Free maps of Tunis and Tunisia are available at the National Tourism Office, to the north-east of the clock tower (directly east of the main Medina gate). The tourist office offers assistance in many languages.
Tunis is well-served by a convenient five-line light metro system run by Transtu. The interchange hubs for all lines are in the center of town at Place de la République and Place de Barcelone.
The TGM suburban train line, starting at Tunis Marine station on Lines 1-4, connects to La Goulette (ferries), Sidi Bou Saïd, Carthage and the beaches of Marsa. At Tunis Marine, be aware that there is an extreme dearth of signage. No obvious signs even say TGM, and on the maps on the trains themselves the station is marked as Tunis Nord. If you arrive at the station on the Tunis Metro, the TGM platform will be perpendicular to the metro cars and is easily accessed across the tracks. Tickets are sold at the end farthest from the metro stop.
Signs for station names along the TGM differ slightly from what appears on the onboard map, but if you can see the signs from the train and it is free of graffiti, a not uncommon problem, it is easy to tell where you are. It is not unusual for the trains to stop and wait on the tracks after leaving Tunis Nord or upon return. This usually does not last an extraordinary amount of time, and you will likely be better off not following the example of the optimistic youths that decide to leap from the car and walk along the tracks into the city.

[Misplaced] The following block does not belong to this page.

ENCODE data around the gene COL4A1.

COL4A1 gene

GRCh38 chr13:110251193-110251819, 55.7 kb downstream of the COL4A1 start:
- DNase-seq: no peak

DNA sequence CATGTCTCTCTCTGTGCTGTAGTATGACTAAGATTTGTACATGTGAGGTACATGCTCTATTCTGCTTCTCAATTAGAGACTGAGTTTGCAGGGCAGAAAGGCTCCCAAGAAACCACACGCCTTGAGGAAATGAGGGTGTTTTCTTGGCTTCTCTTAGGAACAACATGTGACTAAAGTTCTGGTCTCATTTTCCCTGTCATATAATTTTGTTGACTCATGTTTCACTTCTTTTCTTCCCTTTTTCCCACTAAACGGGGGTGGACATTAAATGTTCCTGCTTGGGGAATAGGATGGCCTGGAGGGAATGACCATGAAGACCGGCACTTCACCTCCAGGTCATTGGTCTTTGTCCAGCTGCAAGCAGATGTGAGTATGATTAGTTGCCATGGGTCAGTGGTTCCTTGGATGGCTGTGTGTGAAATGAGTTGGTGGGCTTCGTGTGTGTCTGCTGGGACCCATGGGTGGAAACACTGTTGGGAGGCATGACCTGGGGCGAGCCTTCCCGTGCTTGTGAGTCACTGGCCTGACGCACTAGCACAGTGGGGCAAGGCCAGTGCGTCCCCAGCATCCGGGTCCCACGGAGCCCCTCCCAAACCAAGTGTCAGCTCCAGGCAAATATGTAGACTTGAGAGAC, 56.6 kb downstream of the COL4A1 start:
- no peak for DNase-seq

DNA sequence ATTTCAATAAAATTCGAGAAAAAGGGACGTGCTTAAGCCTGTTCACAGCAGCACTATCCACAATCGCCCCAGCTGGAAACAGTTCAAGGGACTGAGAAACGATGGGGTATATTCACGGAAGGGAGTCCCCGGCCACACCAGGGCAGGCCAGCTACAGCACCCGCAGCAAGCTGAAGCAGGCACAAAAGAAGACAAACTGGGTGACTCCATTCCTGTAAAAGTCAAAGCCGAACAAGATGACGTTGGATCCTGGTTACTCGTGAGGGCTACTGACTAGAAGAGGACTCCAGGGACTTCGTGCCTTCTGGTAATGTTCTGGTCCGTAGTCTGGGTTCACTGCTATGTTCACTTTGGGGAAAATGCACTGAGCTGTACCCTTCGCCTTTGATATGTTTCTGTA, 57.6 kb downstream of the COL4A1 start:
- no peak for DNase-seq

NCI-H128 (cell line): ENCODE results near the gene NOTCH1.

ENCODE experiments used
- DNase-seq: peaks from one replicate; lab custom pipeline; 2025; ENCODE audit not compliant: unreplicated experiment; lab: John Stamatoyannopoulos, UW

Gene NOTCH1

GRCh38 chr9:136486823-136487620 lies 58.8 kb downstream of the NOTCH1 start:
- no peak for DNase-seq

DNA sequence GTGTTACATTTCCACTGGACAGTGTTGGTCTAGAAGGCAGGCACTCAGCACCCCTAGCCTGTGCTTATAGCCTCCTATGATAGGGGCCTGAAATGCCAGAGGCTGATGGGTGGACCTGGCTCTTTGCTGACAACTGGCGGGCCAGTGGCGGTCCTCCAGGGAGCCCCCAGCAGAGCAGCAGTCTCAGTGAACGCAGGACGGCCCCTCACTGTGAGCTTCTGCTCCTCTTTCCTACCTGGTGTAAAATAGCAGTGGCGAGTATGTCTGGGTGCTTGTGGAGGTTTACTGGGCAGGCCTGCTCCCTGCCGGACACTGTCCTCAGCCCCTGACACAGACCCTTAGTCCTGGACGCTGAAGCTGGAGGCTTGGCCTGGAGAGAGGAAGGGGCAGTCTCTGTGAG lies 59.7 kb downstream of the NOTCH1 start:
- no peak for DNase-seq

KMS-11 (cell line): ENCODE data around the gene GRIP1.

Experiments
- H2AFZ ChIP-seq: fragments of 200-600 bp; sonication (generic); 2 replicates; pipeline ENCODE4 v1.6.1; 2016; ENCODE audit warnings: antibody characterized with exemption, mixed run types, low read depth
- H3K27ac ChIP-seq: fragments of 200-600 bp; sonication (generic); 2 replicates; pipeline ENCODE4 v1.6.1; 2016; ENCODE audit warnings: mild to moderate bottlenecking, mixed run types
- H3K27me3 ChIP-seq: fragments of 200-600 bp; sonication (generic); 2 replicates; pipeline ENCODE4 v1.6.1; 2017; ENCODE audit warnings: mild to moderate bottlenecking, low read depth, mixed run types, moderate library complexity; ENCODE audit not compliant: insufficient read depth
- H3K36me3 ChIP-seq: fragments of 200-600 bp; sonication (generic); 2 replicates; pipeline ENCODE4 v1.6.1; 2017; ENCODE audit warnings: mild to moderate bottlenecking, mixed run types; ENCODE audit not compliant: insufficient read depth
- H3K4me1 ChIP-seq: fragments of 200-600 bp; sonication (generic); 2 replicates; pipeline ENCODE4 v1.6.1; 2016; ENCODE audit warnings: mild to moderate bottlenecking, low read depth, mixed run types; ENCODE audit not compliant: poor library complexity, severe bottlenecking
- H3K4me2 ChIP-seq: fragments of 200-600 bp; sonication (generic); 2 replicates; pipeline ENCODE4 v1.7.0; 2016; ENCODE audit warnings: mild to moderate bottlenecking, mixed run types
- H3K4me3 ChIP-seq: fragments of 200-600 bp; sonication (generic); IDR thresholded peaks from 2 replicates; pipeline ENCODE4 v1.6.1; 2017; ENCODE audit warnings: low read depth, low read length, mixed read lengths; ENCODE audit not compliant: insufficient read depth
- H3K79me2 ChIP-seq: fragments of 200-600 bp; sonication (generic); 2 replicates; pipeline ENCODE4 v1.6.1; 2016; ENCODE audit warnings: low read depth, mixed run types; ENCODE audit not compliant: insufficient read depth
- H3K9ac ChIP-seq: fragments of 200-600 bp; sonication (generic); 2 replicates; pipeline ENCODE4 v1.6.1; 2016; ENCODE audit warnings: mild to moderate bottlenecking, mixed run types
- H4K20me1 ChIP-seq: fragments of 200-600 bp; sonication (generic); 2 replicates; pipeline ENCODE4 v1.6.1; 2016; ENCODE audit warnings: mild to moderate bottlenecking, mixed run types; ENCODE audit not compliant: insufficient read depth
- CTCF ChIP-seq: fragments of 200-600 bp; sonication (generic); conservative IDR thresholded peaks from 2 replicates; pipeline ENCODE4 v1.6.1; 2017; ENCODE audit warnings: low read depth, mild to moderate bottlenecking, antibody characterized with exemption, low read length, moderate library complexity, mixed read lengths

Many stations along the TGM don't have full-time ticket vendors, so if you are making several trips along the line while visiting Carthage
or Sidi Bou Said, you might be forced to risk traveling without a ticket. The guidebooks say that officials will sometimes get on the train and check tickets, so travel without a ticket at your own risk. It might be safest to buy a return to your farthest destination. The price difference should be minimal, and that way you might plausibly just have boarded the train, and your ticket will be valid for wherever you get on. The safest option will be to check with the ticket vendors or buy a ticket if you can find them.
Taxis are also a good option if you need to go a bit farther than the metro. It's a better idea to hail one on the street; there are a lot of them so you don't need to search for one very long. Assuming they are honest, the meter is a good way to go. Only try to negotiate a price if you know what you are doing and are sure of the value of the trip. Taxis are generally safe.
Transtu operates a public bus network as well. Bus fares depend on how far (how many zones) you will travel.
Otherwise, louages (shared taxis) are the most flexible of all options. The minivans with 8 passenger seats take off when they are full and therefore run on no particular schedule. Prices tend to be a little bit higher than buses, but the difference is usually negligible. The North louage station is in the parking lot of the North bus station. The South louage station is across the street from the South bus station.
Driving is not the best idea for getting around; street signage is faulty, there's a lot of traffic and locals rarely follow traffic rules. Driving is particularly dangerous at dark. Traffic jams are common and around
and Victory Square traffic often come to a total standstill.